Objectives and Expected Impact of EWSFire

tte goal of the proposed Global Early Warning System for Wildland Fire (EWS-Fire) is to provide a scientifically supported, systematic procedure for predicting and assessing international fire danger that can be applied from local to global scales, tte objectives of the EWS-Fire are to develop and implement:

• a global early warning system for a 0-10 day prediction of wildland fire danger based on existing and demonstrated science and technologies;

• an information network to quickly disseminate early warning of wildland fire danger that reaches global to local communities;

• an historical record of regional and global fire danger information for early warning product enhancement, validation and strategic planning purposes; and

• a technology transfer program to provide the following training for global, regional, national, and local community applications:

- early warning system operation;

- methods for local to global calibration of the System; and

- utility of the products and System for prevention, preparedness, detection, and, where appropriate, fire response decision-making.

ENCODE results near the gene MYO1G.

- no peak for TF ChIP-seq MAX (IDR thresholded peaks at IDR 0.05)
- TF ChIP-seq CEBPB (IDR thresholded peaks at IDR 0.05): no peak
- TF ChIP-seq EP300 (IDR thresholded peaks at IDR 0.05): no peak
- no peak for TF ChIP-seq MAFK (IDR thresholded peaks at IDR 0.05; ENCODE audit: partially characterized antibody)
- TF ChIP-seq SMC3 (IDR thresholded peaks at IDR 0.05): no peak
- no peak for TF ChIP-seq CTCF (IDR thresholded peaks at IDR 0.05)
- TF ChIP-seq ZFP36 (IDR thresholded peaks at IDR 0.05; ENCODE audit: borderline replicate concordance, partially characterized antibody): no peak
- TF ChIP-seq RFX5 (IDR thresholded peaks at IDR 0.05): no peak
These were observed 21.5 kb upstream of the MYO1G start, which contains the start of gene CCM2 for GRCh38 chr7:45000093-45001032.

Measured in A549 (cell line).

tte EWS-fire is not intended to replace the many different national FDRS currently in use, but rather to support existing national fire management programs by providing:

• new longer term predictions of fire danger based on advanced numerical weather models; and

• a common international metric for implementing international resource sharing agreements during times of fire disaster.

An additional benefit is that the EWS-Fire provides a FDRS for the many countries that do not have the financial or institutional capacity to develop their own system. Because the system can be used at the local level, it can support local capacity-building by providing a foundation for community-based fire management programs.

ttere are several expected impacts of developing the EWS-fire. Firstly, early warning (0-10 day) of wildland fire danger, on a regional and global basis, will provide international agencies, governments and local communities the opportunity to mitigate fire damage by assessing threat likelihood and possibility of extreme behaviour enabling implementation of appropriate fire prevention, detection, preparedness, and fire response plans before wildfire problems begin. Secondly, a globally robust operational early warning framework with an applied system will provide the foundation with which to build resource-sharing agreements between nations during times of extreme fire danger, ttirdly, technology transfer and training will develop local expertise and capacity building in wildland fire management for system sustainability.

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